If you are convinced, I hope you will not discard the creeds and their content, even if you tire of their exact wording. They help preserve an unbroken line of teaching that brings us to the very feet of the Apostles who walked with our Lord Christ.

The next step …

In “This Week in Patristics” for May 30 – June 4, Phil Snider ponders, “It does make me wonder what the next step is, now that we have so many competant introductions.” This is a good question. I, myself, have read a few good introductions of various types, such as Thomas C. Oden’s The Rebirth of Orthodoxy which is a call for mainline Protestants to rediscover the Church Fathers, Christopher A. Hall’s three volumes from IVP, Robert E. Webber’s Ancient-Future Faith, and Boniface Ramsey’s Beginning to Read the Fathers.

One answer, of course (and I’m pretty sure Phil thought of this), is to read more and more of the Fathers. The Age of the Fathers contains an enormous volume of content, much of which is worth reading more than once, spanning the Mediterranean world and beyond, covering a multitude of genres both prose and poetic, and providing wisdom for many different aspects of our lives.

If the bigness of the Patristic world overwhelms you, I recommend working through something like Ramsey’s “Patristic Reading Program” as at the back of Beginning to Read the Fathers. I also recommend, if you’ve read a lot about the Fathers but not much from the Fathers, that you get Henry Chadwick’s translation of St. Augustine’s Confessions, the SVS translation of St. Athanasius’ On the Incarnation, and the Penguin Classics edition, by Maxwell Staniforth and Andrew Louth, of the Apostolic Fathers called Early Christian Writings. These will give you a variety of different writings from East and West in different genres. You can move on from there based on what you found of interest.

If you are already reading the Fathers but are looking for guides, a good idea is to get a book of essays on Patristic themes. One of my first introductions to the secondary material on the Church Fathers was Ancient and Postmodern Christianity: Paleo-orthodoxy in the 21st Century, ed. Kenneth Tanner and Christopher A. Hall, a collection of essays about patristic themes and the question of orthodoxy in today’s Church. A similar volume, also from IVP, was Ancient Faith for the Church’s Future, a collection of conference papers on Patristic questions and their application to today’s situations.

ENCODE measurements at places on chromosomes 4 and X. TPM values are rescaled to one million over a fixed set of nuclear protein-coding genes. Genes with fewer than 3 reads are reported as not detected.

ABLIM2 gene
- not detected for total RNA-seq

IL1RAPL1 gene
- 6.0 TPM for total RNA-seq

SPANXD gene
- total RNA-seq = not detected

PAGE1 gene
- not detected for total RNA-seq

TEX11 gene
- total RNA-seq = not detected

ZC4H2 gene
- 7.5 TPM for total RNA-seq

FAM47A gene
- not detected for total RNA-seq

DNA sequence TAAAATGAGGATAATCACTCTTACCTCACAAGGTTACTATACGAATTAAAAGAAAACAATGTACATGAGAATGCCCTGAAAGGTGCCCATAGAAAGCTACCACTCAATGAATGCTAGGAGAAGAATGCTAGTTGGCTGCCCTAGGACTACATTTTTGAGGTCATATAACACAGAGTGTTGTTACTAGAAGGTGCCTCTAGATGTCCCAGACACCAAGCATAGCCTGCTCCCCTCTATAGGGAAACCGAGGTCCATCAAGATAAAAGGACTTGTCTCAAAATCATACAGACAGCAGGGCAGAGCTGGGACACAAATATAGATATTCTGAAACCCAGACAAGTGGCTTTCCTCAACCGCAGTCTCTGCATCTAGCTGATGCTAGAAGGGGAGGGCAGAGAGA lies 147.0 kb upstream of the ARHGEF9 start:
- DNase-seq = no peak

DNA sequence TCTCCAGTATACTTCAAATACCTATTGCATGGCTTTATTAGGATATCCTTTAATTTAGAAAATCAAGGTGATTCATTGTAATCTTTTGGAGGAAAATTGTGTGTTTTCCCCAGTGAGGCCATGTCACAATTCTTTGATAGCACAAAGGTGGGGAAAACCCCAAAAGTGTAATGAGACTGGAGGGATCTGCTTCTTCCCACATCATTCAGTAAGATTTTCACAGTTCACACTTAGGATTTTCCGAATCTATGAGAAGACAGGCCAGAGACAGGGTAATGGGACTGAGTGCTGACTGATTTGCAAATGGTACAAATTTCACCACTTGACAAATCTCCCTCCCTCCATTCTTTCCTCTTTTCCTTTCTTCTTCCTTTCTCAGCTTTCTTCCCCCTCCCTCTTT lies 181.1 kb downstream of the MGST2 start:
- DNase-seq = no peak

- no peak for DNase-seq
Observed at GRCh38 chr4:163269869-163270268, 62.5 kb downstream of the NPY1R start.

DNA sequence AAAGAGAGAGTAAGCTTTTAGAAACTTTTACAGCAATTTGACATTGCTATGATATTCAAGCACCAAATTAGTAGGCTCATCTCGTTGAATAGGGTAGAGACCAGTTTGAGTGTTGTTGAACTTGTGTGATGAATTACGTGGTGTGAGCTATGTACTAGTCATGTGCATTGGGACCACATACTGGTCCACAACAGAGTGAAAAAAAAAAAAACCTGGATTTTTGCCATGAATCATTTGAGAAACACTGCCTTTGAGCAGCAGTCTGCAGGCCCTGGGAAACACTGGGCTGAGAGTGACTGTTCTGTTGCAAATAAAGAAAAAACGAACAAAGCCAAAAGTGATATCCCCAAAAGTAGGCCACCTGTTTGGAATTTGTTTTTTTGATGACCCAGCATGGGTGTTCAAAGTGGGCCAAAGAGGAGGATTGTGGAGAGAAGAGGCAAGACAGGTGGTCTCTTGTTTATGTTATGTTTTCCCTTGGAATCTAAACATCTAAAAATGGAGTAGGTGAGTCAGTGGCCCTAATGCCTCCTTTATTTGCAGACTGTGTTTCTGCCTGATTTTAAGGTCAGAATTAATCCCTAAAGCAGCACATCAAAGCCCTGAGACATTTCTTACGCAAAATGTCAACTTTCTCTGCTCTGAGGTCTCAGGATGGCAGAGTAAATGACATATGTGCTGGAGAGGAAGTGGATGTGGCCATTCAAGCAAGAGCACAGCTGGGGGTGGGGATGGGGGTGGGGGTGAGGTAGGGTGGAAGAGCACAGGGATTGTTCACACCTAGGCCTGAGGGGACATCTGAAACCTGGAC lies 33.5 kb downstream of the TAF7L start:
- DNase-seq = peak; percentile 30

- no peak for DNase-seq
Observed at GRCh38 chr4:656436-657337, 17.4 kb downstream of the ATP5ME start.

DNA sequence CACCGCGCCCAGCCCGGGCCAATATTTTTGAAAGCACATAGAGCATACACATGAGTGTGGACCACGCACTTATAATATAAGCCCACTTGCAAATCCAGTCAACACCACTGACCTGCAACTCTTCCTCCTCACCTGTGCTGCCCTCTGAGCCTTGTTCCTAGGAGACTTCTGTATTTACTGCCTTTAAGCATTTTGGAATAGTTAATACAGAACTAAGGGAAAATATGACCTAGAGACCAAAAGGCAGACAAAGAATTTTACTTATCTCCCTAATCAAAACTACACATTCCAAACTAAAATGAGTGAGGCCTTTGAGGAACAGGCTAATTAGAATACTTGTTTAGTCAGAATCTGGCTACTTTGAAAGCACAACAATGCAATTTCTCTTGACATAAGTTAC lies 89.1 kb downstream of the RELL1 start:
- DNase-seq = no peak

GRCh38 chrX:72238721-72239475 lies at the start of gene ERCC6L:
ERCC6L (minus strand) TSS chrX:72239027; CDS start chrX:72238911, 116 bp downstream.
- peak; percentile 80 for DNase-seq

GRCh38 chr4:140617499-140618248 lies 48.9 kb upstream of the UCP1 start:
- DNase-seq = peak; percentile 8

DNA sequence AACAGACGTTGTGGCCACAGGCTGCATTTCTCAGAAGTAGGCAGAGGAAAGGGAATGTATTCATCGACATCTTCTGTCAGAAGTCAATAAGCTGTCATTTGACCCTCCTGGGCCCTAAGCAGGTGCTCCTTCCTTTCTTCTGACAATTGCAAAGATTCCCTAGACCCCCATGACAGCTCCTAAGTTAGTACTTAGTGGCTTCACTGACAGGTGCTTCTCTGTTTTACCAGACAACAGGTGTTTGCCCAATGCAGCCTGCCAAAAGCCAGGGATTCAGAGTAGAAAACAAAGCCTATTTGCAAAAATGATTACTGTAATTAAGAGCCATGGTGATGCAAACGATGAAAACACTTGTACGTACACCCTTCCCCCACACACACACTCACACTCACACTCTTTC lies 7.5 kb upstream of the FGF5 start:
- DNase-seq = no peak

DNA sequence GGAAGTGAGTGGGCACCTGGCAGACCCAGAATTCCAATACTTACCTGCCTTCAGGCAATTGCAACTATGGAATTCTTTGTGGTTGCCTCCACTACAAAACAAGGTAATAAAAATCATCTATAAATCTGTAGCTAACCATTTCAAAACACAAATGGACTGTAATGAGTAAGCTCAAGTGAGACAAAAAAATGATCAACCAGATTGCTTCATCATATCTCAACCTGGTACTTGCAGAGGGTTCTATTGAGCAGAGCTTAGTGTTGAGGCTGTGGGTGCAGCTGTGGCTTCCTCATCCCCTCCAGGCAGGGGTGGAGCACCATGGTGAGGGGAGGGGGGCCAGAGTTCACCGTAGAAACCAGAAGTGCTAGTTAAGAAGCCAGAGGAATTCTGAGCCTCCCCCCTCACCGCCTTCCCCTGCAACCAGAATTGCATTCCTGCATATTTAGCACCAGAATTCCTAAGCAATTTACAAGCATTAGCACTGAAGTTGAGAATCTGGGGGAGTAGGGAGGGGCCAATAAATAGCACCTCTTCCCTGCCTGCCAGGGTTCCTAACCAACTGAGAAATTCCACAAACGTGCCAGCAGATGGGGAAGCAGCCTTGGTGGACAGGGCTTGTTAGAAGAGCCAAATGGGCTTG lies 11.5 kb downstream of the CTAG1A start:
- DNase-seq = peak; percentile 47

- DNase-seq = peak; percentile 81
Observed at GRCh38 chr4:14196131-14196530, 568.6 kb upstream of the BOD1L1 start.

Another, similar, idea is to find authors of series of books on Patristic questions, such as Robert E. Webber’s series that began with Ancient-Future Faith but also includes Ancient-Future Evangelism and Ancient-Future Worship. These books tend to point you towards others, both primary material and secondary sources, that may interest you.

I have a friend who is a missionary in Cyprus, and because St. John Chrysostom is such a big deal in the Greek Orthodox world, he got his hands on J.N.D. Kelly’s book Goldenmouth. If you are a Jerome enthusiast, Kelly also has Jerome.

Along similar lines to a modern biography/study of an ancient Christian figure is the Routledge series The Early Church Fathers. Who has caught your eye, but the bibliography seems too big? St. Leo? No problem! Or Severus of Antioch? Or Evagrius Ponticus? Or Ambrose of Milan? Or Cyril of Alexandria? Or Athanasius? No problem!

Alternatively, browse through a handbook to see what material there is. I realise that non-specialists with not a lot of time on their hands will be less excited by Daniel Hombergen’s The Second Origenist Controversy than I am, but handbooks also point you less weighty, more readable material along the way; there is Quasten’s multi-volume Patrology as well as Hubertus Drobner’s single-volume The Fathers of the Church. If a book looks like it will kill you from boredom, don’t be ashamed to put it down! The whole point of Patristics is edification and drawing nearer to Christ. We only have so many hours in our lives, so wasting time with boring or excessively long books that will profit us little is not to be recommended.